Friday, January 20, 2012

What to Know About a Golf Push?

The push -- a common problem among golfers -- sends shots offline right of the intended target (for right-handers). It should not be confused with the slice, which takes the ball to the right on a curving arc from side spin. Frequent causes of a pushed shot include poor swing path, open club face at impact and an out-of-sync downswing. Practice a few correctional drills and you should be able to reduce the occurrence of the push in your game.
Correcting Club Face Angle
Step 1
Take up a position on the driving range as far to the right as possible. Align yourself to a target in the center of the range.
Step 2
Using your 7-iron, hit golf balls as far left of your target as possible without changing alignment.
Step 3
If you are unable to hit balls left of your target, begin using an earlier release of your hands in your downswing. Concentrate on bringing the toe of the club face around to the left prior to impact with the ball.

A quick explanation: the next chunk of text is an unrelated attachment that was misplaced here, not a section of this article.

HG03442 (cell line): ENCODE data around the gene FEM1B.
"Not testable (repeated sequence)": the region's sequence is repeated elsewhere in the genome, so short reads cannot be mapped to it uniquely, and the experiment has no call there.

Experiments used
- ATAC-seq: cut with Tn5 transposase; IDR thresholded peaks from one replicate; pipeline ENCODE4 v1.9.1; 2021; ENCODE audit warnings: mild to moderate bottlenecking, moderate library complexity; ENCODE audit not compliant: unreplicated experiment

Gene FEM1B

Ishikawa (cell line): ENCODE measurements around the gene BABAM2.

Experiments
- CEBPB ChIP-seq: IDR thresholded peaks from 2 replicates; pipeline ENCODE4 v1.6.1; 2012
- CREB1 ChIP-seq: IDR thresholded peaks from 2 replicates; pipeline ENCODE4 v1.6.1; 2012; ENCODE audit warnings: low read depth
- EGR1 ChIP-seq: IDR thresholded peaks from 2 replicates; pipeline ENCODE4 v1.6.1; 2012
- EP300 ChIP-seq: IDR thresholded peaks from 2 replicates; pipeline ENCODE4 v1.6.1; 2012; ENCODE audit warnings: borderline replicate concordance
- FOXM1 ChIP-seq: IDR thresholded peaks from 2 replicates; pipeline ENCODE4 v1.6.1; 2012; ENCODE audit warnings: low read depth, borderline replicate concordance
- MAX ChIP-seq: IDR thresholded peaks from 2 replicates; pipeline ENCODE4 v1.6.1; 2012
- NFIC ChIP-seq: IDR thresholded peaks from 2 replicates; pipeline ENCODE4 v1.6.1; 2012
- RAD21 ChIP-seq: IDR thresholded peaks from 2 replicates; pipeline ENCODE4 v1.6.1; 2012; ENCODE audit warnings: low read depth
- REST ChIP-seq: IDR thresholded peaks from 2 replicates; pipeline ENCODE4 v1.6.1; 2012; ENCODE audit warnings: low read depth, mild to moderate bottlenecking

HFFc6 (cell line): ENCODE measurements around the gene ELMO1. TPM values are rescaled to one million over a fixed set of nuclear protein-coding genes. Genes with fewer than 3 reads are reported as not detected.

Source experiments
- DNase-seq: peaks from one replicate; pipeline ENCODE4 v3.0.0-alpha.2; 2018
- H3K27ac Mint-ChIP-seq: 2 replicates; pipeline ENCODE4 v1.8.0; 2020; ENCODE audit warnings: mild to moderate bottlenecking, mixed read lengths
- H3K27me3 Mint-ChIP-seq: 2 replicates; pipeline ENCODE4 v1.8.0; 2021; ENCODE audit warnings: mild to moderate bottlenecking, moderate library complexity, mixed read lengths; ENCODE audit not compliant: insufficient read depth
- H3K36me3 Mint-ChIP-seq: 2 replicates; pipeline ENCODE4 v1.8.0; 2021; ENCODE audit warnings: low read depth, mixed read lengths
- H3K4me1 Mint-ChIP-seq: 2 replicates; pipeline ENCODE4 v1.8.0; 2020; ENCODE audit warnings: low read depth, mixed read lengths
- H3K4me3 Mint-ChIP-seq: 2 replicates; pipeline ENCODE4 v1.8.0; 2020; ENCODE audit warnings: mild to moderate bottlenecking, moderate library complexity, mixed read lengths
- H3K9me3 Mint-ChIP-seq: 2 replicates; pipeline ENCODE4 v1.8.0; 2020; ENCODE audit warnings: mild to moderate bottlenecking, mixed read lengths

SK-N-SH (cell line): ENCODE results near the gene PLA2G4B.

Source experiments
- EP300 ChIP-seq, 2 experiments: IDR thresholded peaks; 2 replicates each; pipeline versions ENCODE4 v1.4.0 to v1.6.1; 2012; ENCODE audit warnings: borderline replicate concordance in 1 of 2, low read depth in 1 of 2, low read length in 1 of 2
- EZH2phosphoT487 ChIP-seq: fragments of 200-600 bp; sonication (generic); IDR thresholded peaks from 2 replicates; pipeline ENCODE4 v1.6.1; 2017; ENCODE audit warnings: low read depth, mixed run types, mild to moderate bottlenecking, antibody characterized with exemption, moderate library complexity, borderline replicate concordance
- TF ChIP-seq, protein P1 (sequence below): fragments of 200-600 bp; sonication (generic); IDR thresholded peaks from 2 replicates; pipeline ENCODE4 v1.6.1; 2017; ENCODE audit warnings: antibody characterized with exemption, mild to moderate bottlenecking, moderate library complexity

Step 4
Continue applying this over-correction technique until you are able to consistently send balls left of your intended target.
Step 5
Align yourself to a target and attempt to hit to that target. If the push is gone, repeat the process using the driver.
Correcting Swing Path
Step 1
Using your 7-iron, make several practice swings in which you pause at the top of the swing long enough to count to two. Concentrate on initiating the downswing with your hips, shifting weight to your lead foot.
Step 2
Begin hitting balls, keeping the pause at the top of the swing. Focus on a smooth, controlled swing and solid contact. Avoid trying to hit the ball hard or long.
Step 3
Repeat the drill until you can consistently keep from pushing shots off to the right. Once the push is gone with your 7-iron, practice the same drill using your driver.

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